Vintage Chanel Jewellery
Coco Chanel History
Coco Chanel has long been considered a fashion legend. Little black dresses, signature suits, collarless cardigans layered with pearls; brooches and cuffs along with the iconic quilted handbag were all essentials in her own life, and have become staples in the wardrobes of women all over the world.
Born 1883 in France by the name of Gabriel Bonhurst Chanel, her childhood was spent in poverty. When her mother died, her father abandoned her to an orphanage. Coco Chanel used fashion as her escape and her experiences in the orphanage informed many of the design elements she used in her clothing and jewellery. Eventually, she opened a tiny shop in Deauville selling simple, comfortable pieces that attracted the attention of wealthy women desperate to escape their corsets.
Coco Chanel adored accessories, and saw jewellery as necessary to seduction as perfume. We have Gabrielle Chanel's confident rebel spirit to thank for how we accessorise today. Her rule breaking ways, combining fine and costume jewellery were hugely controversial at the time. Coco Chanel revelled in combining high-end luxury with the what she called the "poor girl" look - a true high low style icon! She loved to confuse and cause controversy with her fashion choices.
Whilst her clothing was all about understated elegance, her taste for jewellery was very different. She loved opulent multifaceted designs, drawing inspiration from her Bohemian friends. She would pile on the necklaces and sautoirs, layering brooches and cuff bracelets - a look we see on the world's most fashionable people today.
Coco Chanel opened her jewellery workshop in 1924, working with collaborators such as Madame Gripoix, Francois Hugo and Fulco di Verdura, using an innovative combination of real and imitation materials. She was influenced by the bohemian and exotic, the Oriental and Egyptian. as well as the jewels of the Renaissance with their sumptuous gems and precious metal work.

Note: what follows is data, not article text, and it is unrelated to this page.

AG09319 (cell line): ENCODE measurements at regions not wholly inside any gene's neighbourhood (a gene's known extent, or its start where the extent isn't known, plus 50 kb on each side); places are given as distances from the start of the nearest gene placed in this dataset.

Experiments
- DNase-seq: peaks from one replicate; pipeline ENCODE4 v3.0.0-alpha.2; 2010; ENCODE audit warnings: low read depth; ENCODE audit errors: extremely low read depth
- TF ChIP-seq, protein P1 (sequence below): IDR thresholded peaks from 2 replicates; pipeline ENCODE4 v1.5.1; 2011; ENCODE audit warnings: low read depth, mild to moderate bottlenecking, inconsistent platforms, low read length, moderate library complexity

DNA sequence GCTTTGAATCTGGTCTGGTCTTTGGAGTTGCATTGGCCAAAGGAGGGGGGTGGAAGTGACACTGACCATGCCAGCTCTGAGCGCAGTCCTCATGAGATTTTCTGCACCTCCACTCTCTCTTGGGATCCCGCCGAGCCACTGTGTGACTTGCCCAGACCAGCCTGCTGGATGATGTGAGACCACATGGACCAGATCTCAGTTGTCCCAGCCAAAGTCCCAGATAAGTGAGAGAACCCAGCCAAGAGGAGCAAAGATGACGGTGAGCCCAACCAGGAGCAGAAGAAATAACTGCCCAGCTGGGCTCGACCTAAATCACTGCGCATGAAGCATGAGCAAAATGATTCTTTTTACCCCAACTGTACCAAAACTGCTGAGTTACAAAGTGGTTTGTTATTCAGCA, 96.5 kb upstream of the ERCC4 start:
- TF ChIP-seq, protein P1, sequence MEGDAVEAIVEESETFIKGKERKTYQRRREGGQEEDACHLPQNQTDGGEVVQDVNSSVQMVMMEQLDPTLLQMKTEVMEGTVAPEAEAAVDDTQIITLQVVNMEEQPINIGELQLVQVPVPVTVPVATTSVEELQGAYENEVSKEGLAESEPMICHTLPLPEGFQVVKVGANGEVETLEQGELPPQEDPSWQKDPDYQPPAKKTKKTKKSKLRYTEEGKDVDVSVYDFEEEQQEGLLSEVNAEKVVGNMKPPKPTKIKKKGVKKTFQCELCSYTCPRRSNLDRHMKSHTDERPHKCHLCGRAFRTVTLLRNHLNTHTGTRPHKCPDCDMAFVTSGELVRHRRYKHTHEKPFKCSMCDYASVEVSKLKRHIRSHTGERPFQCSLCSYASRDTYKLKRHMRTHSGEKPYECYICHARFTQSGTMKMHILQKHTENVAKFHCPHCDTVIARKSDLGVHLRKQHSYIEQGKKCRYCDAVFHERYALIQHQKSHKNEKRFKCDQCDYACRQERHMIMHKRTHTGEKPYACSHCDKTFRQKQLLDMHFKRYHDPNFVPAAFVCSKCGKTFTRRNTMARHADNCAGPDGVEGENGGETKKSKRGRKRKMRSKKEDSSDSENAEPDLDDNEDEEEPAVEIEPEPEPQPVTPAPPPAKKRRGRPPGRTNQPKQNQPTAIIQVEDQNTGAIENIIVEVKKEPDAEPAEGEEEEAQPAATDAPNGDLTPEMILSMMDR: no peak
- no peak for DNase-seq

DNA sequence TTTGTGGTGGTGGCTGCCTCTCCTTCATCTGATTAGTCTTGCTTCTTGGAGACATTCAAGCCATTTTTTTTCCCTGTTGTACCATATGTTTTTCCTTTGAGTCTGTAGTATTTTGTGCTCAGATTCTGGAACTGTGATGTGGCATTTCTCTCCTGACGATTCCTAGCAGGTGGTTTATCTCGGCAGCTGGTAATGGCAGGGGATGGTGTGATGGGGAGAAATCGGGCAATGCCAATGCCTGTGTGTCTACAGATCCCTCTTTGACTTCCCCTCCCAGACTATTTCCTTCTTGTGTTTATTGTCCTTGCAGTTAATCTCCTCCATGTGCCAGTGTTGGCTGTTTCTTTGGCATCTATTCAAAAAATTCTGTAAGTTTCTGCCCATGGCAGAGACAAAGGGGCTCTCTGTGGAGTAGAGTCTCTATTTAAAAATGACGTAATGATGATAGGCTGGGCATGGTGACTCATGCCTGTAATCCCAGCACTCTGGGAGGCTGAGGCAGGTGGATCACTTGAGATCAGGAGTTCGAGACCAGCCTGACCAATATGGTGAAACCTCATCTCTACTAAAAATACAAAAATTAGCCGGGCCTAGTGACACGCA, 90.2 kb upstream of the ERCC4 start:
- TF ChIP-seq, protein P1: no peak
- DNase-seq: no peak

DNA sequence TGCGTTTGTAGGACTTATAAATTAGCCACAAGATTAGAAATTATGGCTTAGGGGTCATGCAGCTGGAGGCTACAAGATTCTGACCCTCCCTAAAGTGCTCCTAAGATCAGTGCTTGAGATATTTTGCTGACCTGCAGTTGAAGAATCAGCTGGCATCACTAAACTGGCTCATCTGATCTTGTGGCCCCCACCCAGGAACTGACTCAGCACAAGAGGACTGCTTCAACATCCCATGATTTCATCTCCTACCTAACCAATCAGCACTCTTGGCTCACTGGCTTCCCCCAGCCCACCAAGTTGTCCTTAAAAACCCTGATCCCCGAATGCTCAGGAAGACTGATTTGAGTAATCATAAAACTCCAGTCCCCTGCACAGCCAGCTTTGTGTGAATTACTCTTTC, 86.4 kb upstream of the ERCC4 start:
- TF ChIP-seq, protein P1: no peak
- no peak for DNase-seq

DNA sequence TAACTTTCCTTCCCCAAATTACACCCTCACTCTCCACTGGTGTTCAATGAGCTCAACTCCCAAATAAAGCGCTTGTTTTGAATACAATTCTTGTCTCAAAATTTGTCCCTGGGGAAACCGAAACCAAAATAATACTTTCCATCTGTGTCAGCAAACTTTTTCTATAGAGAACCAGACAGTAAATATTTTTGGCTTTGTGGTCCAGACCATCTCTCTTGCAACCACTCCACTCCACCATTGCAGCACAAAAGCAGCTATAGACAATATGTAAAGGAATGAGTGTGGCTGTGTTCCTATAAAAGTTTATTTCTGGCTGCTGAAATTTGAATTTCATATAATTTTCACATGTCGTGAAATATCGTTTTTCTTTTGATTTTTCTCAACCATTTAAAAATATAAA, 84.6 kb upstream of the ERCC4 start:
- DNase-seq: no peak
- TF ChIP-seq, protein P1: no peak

Close friend and Sicilian nobleman Duke Fulco di Verdura, designed the iconic Maltese cross in 1927 which can still be seen on runways today. Coco Chanel had a long working relationship with jewellery designer Suzanne Gripoix, who created reproductions of Byzantine jewellery with special irregular glass pearls with a distinct mother-of-pearl sheen.
She considered costume jewellery to be the finishing touch for an outfit - cuff bracelets replaced the cuffs of a shirt, jewelled belts highlighted the waste, and brooches changed the way a dress fell.
In 1954, Coco Chanel staged a comeback with legendary goldsmith Robert Goosens where they crafted baroque designs and copies of pieces of costume jewellery she had been seen wearing for decades.
After Chanel's death in 1971, the House lumbered somewhat, and became seen as a little stuffy and formal. All that changed when Karl Lagerfeld joined as creative director in 1983, revolutionising the House of Chanel and the fashion industry forever. Chanel has Karl Lagerfeld to thank for it's mass appeal today.
The 80s and 90s were iconic eras for statement costume jewellery. With Victoire de Castellane at the helm, Chanel created big, bold pieces which were showcased by the world’s most famous supermodels.
Coco Chanel continues to be a fashion icon surrounded by myth and legend. Her rise from rags to riches and her sensational love affairs continue to inspire today. Chanel costume jewellery is as highly sought after today than ever. Vintage Chanel jewellery is a savvy investment for Chanel lovers everywhere. CC logo earrings, long chunky gold chanel chains layered with pearls and cuff bracelets have become an all year wardrobe staple for the fashion conscious.
Her understanding of women's needs and her forward thinking vision kept her at the top of Parisian haute couture for almost six decades. This incredible staying power demonstrates that Coco Chanel will always will be a legend, and the house of Chanel will forever have a place in our hearts.